This study had several limitations, the first of which is the inherent limitations of the retrospective nature of the study. Second, the type of peripheral nerve block (ie, mixture of anesthetic) and locations (supraclavicular, axillary, or interscalene) of the blocks was left up to the discretion of the attending anesthesiologist and was not standardized to 1 location or mixture, thus leading to possible confounding results. The average time needed for performing the nerve blocks was not recorded. This would likely increase the total LOS in the nerve block group. Finally, based on the large number of anesthesiologists included in the study, one can assume a variation of experience and skill when it comes to performing the nerve blocks. However, if anything, this would more likely favor the general anesthesia group, leading to an even larger actual difference between groups.

Conclusion

The results of this study showed that peripheral nerve blocks prior to distal radius repair significantly lower pain scores at discharge and decrease LOS. On the basis of these results, the authors recommend the use of peripheral nerve block prior to distal radius repair in the outpatient surgery center setting to improve postoperative pain and decrease LOS.

References

  1. Chan VW, Peng PW, Kaszas Z, et al. A comparative study of general anesthesia, intravenous regional anesthesia, and axillary block for outpatient hand surgery: clinical outcome and cost analysis. Anesth Analg. 2001;93(5):1181–e1184. doi:10.1097/00000539-200111000-00025 [CrossRef]
  2. Hustedt JW, Chung A, Bohl DD, Olmschied N, Edwards SG. Comparison of postoperative complications associated with anesthetic choice for surgery of the hand. J Hand Surg Am. 2017;42(1):1–8. doi:10.1016/j.jhsa.2016.10.007 [CrossRef] PMID:27856100
  3. Galos DK, Taormina DP, Crespo A, et al. Does brachial plexus blockade result in improved pain scores after distal radius fracture fixation? A randomized trial. Clin Orthop. 2016;474(5):1247–1254.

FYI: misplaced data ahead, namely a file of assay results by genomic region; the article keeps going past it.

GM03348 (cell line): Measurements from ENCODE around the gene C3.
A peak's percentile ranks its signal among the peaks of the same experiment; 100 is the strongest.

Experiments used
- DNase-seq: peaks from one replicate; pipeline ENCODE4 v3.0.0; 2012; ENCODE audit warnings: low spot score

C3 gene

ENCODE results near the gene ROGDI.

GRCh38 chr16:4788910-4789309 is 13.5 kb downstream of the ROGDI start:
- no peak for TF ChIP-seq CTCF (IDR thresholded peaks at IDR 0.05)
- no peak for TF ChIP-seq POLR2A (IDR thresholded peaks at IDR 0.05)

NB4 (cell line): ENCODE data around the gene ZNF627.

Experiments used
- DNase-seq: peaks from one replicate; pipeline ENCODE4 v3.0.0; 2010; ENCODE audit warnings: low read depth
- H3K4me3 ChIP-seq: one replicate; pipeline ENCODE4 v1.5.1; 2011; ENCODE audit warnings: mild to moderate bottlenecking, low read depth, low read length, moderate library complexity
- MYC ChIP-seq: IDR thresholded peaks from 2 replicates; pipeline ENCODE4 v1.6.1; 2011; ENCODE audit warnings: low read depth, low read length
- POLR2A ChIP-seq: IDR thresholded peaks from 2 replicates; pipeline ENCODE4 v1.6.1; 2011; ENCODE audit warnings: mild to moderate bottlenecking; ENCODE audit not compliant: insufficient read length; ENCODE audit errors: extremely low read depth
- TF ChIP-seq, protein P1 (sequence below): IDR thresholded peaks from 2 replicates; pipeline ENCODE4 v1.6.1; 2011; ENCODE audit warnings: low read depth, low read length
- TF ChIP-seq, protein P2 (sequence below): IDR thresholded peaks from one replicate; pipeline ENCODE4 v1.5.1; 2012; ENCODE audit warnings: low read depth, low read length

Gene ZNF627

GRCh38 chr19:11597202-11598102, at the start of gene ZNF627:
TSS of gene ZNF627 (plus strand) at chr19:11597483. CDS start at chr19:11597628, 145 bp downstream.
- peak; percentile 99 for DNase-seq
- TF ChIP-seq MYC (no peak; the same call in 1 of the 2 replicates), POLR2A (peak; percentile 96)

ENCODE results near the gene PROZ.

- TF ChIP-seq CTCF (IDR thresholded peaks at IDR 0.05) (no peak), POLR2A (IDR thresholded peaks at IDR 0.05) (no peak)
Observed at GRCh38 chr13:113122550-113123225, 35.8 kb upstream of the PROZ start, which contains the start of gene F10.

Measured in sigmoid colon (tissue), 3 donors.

4. American Society of PeriAnesthesia Nurses. (2015). 2015–2017 Perianesthesia Nursing Standards, Practice Recommendations and Interpretive Statements. Cherry Hill, NJ: American Society of PeriAnesthesia Nurses.
  5. Chung F. Recovery pattern and home-readiness after ambulatory surgery. Anesth Analg. 1995;80(5):896–902. PMID:7726431

95% Confidence Intervals for Phase I Length of Stay, Total Length of Stay, and Pain Level at Discharge for Nerve Block Versus No–Nerve Block Groups

Parameter95% Confidence Interval
Length of stay phase I, min
  Nerve block33.81–41.58
  No nerve block60.32–82.10
Total length of stay, min
  Nerve block64.90–79.33
  No nerve block89.64–128.73
Pain level at discharge
  Nerve block0.338–1.569
  No nerve block3.020–4.848

Phase I Length of Stay, Total Length of Stay, and Pain Level at Discharge for Nerve Block Versus No–Nerve Block Groups

ParameterNo.MeanSDStandard Error of the Mean
Phase I length of stay, min
  No nerve block3871.2133.1285.374
  Nerve block4437.2712.7891.928
Total length of stay, min
  No nerve block38109.1859.4759.648
  Nerve block4372.1223.4533.577
Pain level at discharge
  No nerve block383.9342.78070.4511
  Nerve block440.9321.98130.2987
Authors

The authors are from the Department of Orthopedics (PJ, JH, RC), University of Arizona College of Medicine; Gateway Surgical Center (TM); and TOCA Orthopedics (EL), Phoenix, Arizona.

The authors have no relevant financial relationships to disclose.

Correspondence should be addressed to: Pierce Johnson, MD, Department of Orthopedics, University of Arizona College of Medicine, 1320 N 10th St, Ste A, Phoenix, AZ 85006 ( Pierce.johnson@bannerhealth.com).

Received: April 25, 2019
Accepted: July 29, 2019
Posted Online: August 06, 2020

10.3928/01477447-20200721-14

Sign up to receive

Journal E-contents